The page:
By Savanna Duca for Family Foundations magazine.
If Crystal Wen wasn’t an eye doctor, she’d be an OB-GYN. An optometry professor in awe of human creation, she realized early on that teaching Natural Family Planning (NFP) was a way she’d love to strengthen her marriage and serve the Church. Her husband Matthew agreed wholeheartedly.
“We both have experience with ministry toward peers,” described Matthew. “In high school we were student leaders, then in college we were leaders within the Catholic communities there. Once we got married, we looked at other ministries open to us. Teaching NFP is a good gateway to married and engaged couples; it’s also an evangelization opportunity because people come from all different situations.”
Matthew and Crystal married in 2020, but their friendship began more than a decade ago in a high school Church group. Youth group and family life were both foundational for their desire to build up the Church.
“Family life is so important,” said Crystal. “I grew up in a very tight-knit Chinese Catholic community, so all the families knew each other. My parents were really involved in the Church as marriage counselors and were great role models to me. They encouraged my brothers and me to be involved. I chose to be a mass lector and still lector to this day.”
Since starting their own family, the Wens have brought a similar intentionality to fostering faith at home — such as by praying nightly over their young son and carving out prayer time as a couple. “For us, it’s reviewing the day as a couple,” said Matthew, “like an examination of conscience, to repair wounds so they don’t fester, and also revel in the good things that are easy to gloss over in the busyness of family life.”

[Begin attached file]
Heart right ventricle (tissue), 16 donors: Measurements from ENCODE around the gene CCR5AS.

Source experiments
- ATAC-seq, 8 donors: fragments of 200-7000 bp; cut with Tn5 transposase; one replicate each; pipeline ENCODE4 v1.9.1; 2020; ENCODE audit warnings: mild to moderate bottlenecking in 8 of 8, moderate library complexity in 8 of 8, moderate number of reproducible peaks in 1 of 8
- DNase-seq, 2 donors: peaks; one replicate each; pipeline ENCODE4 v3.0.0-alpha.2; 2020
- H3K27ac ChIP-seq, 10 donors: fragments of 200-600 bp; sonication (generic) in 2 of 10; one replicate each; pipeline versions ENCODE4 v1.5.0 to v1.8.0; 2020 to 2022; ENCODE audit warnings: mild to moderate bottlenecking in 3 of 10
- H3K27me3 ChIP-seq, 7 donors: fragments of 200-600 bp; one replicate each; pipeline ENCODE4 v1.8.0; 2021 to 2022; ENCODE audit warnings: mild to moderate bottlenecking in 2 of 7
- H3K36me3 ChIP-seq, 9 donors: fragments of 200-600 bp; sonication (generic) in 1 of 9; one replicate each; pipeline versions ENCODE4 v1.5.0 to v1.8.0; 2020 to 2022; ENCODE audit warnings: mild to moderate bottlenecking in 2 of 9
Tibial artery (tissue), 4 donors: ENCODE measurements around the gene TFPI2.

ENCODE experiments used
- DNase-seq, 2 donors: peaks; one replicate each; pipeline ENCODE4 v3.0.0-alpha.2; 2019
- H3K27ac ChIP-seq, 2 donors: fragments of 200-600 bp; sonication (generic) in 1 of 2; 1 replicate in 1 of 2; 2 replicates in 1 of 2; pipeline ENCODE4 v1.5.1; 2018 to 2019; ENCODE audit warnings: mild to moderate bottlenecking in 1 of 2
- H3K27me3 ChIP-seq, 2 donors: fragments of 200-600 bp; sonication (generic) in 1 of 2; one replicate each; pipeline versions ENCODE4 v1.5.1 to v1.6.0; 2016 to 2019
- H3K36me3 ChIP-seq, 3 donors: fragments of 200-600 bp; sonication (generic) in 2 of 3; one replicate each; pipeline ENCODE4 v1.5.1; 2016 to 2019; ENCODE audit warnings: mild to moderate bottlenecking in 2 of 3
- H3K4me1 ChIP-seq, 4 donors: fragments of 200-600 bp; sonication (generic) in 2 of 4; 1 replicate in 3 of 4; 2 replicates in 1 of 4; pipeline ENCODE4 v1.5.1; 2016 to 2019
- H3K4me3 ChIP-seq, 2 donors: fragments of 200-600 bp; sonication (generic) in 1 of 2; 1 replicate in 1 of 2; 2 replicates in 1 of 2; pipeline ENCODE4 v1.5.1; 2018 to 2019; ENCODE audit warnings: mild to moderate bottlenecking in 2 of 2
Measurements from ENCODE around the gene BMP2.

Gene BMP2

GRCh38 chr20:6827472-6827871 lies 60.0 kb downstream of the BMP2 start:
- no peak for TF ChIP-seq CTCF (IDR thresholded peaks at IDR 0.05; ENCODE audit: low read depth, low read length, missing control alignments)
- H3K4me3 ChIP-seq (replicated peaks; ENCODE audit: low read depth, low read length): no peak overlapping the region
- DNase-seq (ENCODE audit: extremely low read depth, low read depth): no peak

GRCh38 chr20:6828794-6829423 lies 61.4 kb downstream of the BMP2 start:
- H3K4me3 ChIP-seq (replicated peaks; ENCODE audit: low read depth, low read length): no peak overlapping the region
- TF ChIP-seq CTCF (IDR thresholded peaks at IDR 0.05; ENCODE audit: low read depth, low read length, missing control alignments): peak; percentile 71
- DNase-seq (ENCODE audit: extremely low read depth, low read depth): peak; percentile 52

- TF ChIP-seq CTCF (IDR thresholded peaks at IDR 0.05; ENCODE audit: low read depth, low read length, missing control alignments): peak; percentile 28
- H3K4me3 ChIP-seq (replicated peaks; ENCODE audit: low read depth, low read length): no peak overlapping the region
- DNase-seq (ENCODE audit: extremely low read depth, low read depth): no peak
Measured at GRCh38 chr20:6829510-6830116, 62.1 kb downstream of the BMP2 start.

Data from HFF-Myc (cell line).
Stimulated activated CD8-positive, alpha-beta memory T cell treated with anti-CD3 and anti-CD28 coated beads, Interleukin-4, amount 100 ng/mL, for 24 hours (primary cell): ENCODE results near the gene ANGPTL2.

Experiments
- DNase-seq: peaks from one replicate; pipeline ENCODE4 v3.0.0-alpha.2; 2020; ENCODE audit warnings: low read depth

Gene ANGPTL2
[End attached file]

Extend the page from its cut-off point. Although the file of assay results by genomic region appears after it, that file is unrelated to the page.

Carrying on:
“Prayer doesn’t have to be an extravagant ordeal,” added Crystal. “During Lent I posted a prayer above the changing table so that whenever I changed a diaper, I’d read it. Little things like that — you can put reminders throughout your household.”
“Your prayer life is important, but there will be times you’re praying the rosary and the baby cries, and you can’t finish,” Matthew continued. “God is with you in the messiness. God made babies and He made them cry at random times! More and more, as parents, we’ve been able to explore the idea of praying without ceasing.”
For the Wens, these prayer habits in the home are what their Church ministry flows from. “When you have kids, you don’t have a ton of time, so you figure out what will offer the most fruit for your spiritual life for the limited time you do have,” said Matthew. “The same goes for ministry. Think about what charisms you can bring, the gifts God has given you, and how you can harness those for your community.”
Teaching NFP has tapped into Matthew’s gift for making subjects approachable, and it’s fed the passion Crystal has had since high school for studying the human body. “I took a human reproduction course in college at the University of California, Berkeley, and became even more fascinated by the body and the miracle of life,” she said. “Sharing the awe of the human body with couples through CCL has been so great.”
In serving the Church community you impact others, Crystal and Matthew shared, but be open to it reshaping your marriage and community life too. “Something that really drew us to CCL was you actually see people living it and have role models,” Matthew said. “That witness component of NFP wasn’t as prevalent elsewhere. In the San Francisco Bay area, we’re in the lion’s den when it comes to an environment not exactly friendly to the faith,” said Matthew. “CCL has helped us plug in with communities that are nourishing.”